• One of the main causes of creek degradation is peak flows entering local waterways during storm events. These high flows cause creek bed and back erosion and negatively impact the health of our waterways. The scheme reduces these impacts by harvesting flows above 10 litres per second (L/s). Harvesting this stormwater from an urban creek reduces the amount of stormwater in the creek, resulting in a decline in creek bed and bank erosion so that waterway health is improved.
  • Enhancing liveability

Blacktown City Council is committed to improving the way it manages water so that waterway improvements can be achieved, while enhancing amenity and liveablity for its community.  By undertaking projects like this scheme, Council is securing a sustainable water supply while providing improving the health of Angus Creek.

Excellence in Asset Management – Highly Commended

WSUD Device Audit and Maintenance Program – Fairfield City Council

Fairfield City Council has designed and constructed a variety of over 40 WSUD devices over the past decade. There was an early emphasis on divesting the importance and design standards for WSUD devices throughout Council. This has meant that there were several teams empowered to design them, but the level of maintenance of these devices was dependent on the team that designed them. Therefore all of Fairfield City Councils WSUD devices were sitting at varying states of maintenance.

The Catchment Planning team recognised this issue as we had been the main designer and constructor of these projects previously, and we were still paying for the maintenance of these previous projects from our own budgets. Therefore the teams Graduate Engineer was charged with documenting ALL the WSUD assets in the LGA.  He had to ensure the data required by our City Assets team was also captured as previous discussions determined that they would be responsible for all infrastructure maintenance once the assets were deemed to be ‘handed over’.

Catchment Planning worked very closely with City Assets and Natural Resources, with teams taking the lead when their knowledge and expertise prevailed. All of the devices were documented and assessed with respect to their current conditions and maintenance requirements. The maintenance requirements for each device were then taken and used to create an inspection and maintenance checklists, both of which can be used on a mobile device. The details of all infrastructure assets were also entered into Council’s asset register. This work has also produced a more streamlined hand over process for future WSUD device projects.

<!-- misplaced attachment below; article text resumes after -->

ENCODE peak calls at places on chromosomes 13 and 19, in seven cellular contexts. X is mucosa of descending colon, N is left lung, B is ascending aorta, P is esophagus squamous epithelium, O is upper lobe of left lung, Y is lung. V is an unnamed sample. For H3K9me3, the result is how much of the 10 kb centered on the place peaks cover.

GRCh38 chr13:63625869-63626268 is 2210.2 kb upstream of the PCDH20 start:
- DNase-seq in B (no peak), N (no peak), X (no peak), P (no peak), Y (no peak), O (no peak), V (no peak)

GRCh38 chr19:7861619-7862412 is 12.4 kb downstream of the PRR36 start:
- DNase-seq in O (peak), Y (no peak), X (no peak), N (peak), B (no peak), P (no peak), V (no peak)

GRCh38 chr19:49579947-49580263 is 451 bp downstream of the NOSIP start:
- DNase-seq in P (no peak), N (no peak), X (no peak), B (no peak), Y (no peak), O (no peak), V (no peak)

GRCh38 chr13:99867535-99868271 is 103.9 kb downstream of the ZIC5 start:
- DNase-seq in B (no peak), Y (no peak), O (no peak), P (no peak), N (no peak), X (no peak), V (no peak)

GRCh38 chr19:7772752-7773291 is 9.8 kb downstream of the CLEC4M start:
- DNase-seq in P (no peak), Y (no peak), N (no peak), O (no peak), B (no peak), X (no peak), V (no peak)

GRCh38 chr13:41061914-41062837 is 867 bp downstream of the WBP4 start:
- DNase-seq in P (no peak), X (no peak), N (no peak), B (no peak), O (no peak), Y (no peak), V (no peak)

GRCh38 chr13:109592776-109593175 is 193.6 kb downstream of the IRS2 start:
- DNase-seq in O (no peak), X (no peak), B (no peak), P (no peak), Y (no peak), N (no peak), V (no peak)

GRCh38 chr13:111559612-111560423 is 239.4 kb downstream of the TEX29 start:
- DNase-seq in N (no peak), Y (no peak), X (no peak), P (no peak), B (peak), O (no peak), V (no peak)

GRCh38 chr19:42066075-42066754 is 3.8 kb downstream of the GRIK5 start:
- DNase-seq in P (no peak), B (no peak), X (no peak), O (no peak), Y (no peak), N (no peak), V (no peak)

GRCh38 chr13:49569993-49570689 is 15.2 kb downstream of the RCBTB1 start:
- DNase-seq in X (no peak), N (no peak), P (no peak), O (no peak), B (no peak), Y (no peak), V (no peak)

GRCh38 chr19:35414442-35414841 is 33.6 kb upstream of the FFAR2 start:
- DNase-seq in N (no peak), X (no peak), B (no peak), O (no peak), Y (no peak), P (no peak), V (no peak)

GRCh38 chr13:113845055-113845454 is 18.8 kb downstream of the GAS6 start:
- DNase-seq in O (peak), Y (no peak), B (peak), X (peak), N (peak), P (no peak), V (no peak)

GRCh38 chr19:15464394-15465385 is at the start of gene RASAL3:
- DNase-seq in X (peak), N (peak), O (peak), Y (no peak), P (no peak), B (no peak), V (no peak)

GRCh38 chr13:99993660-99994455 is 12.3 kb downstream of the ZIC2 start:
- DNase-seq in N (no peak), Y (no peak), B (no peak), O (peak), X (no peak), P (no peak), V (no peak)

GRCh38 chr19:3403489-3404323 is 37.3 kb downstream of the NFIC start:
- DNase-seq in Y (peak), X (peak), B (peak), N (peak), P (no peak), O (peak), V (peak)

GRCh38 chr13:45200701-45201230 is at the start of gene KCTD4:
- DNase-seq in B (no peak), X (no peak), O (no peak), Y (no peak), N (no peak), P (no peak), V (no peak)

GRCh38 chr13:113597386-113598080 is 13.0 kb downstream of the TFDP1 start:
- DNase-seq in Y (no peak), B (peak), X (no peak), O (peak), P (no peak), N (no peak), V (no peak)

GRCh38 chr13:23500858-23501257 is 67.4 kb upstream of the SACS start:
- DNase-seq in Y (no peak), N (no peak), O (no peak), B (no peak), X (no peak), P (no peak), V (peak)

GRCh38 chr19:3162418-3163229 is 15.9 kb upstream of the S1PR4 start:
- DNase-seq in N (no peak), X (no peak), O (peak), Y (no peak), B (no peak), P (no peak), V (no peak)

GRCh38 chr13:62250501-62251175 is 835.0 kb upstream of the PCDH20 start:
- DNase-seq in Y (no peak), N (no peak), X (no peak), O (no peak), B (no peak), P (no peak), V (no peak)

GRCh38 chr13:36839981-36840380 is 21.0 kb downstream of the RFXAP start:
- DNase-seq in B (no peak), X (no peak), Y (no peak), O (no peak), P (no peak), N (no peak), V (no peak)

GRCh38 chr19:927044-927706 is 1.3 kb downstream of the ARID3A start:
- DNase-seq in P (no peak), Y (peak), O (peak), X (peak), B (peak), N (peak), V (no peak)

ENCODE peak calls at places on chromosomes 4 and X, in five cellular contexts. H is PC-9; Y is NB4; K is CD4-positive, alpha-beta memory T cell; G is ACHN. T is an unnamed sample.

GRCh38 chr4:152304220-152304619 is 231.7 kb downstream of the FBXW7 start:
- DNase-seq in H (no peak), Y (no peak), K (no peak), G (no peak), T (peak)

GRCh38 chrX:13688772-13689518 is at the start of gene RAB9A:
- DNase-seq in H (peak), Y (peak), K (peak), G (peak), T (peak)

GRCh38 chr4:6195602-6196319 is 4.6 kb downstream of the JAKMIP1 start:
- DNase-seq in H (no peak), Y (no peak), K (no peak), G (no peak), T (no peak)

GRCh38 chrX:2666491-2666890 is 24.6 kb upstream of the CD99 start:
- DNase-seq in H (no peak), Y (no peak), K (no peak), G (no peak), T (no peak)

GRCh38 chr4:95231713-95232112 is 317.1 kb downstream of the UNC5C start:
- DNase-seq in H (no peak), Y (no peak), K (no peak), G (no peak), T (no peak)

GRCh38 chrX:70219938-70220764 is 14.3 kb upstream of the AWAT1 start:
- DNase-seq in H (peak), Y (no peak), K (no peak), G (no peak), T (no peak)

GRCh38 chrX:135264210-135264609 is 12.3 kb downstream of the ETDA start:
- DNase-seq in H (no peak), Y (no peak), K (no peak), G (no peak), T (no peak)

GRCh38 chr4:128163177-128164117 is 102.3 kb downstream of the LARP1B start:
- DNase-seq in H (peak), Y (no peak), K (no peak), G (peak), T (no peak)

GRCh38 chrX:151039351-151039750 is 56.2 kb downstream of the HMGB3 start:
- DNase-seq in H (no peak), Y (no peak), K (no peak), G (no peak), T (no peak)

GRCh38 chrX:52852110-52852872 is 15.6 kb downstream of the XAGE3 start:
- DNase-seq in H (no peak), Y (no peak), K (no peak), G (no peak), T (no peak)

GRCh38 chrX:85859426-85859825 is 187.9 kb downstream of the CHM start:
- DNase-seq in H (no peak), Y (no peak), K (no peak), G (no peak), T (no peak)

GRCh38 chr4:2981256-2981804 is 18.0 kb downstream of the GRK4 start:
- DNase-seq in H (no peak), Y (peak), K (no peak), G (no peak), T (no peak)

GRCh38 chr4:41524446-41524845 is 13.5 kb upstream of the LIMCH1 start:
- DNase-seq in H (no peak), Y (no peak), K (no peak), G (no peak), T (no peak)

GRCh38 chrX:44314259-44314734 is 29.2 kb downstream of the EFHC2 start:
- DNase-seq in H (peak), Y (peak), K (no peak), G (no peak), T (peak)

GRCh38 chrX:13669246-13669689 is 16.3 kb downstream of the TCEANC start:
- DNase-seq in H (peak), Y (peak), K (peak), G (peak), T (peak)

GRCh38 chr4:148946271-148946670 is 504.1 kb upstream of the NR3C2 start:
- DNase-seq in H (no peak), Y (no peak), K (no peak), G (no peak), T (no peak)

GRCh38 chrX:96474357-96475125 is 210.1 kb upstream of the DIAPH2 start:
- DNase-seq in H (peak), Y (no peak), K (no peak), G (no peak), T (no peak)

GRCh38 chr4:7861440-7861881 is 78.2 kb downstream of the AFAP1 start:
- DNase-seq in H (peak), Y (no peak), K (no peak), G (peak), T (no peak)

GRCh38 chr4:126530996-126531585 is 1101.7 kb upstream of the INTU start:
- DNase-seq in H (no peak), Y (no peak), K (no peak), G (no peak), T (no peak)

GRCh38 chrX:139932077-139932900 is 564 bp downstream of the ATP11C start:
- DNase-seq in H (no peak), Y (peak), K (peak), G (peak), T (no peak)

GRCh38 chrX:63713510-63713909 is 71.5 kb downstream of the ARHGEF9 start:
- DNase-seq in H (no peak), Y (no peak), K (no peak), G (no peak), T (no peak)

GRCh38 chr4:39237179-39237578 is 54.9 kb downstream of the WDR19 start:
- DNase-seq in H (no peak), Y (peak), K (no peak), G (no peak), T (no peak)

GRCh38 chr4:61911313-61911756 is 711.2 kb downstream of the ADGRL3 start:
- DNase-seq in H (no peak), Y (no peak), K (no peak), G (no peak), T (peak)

The checklists were thoroughly road tested to ensure they were suitable for use, with Catchment Planning’s Graduate Engineer accompanying a junior City Assets team member when they were undertaking the inspections, and the same when our City Works team has undertaken maintenance works.

A maintenance manual was created to ensure that all elements of the WSUD devices were documented. Each element was photographed showing it a poor condition, and then in good condition so people undertaking the maintenance are aware of what is required. There are also schematics of each device to ensure continuity of knowledge as to the extent of the device and how it functions.

When the devices were inspected with respect to their current condition, several assets were found to be under performing, or not performing as designed. These issues were documented, and a minor upgrade works have been programmed for 2017/18 & 2018/19 to rectify any issues. The minor upgrade works for 2017/18 are already complete.

Overall the process has ensured a deeper understanding of how the WSUD devices operate throughout the organisation. Council has set up a quality management process for the continued inspection and maintenance of the devices to ensure continued effective operation and eliminate the need for upgrade works due to poor maintenance.

Excellence in Asset Management – Winner

Powells Creek Naturalisation Project – Sydney Water

Sydney Water owns and manages Powells Creek in Homebush, a concrete lined channel that was built in the mid-1930s and runs along the boundary of Canada Bay Council and Strathfield Municipal Council. Powells Creek had been identified as needing repair due to deteriorating banks and Sydney Water chose to naturalise and stabilise 750m of the creek with native plants and sandstone instead of relining it with concrete.

Powells Creek is an integral part of recreational open space in both Local Government Areas, with a heavily utilised key north south link bicycle pathway for the inner city and proximity to dog parks and sporting facilities. Adjacent to the Channel are wetlands managed by Strathfield Council. The wetlands are an endangered coastal saltmarsh vegetation community and provide habitat for a range of threatened species, such as the short-leafed Wilsonia.

Naturalising Powells Creek involved:

  • removing the concrete lined banks
  • replacing concrete banks with grouted faced sandstone, stabilised rock banks, native planting and widening the channel
  • installing block pools for silt deposition and saltmarsh establishment
  • building a new walkway section and realigning the existing cycleway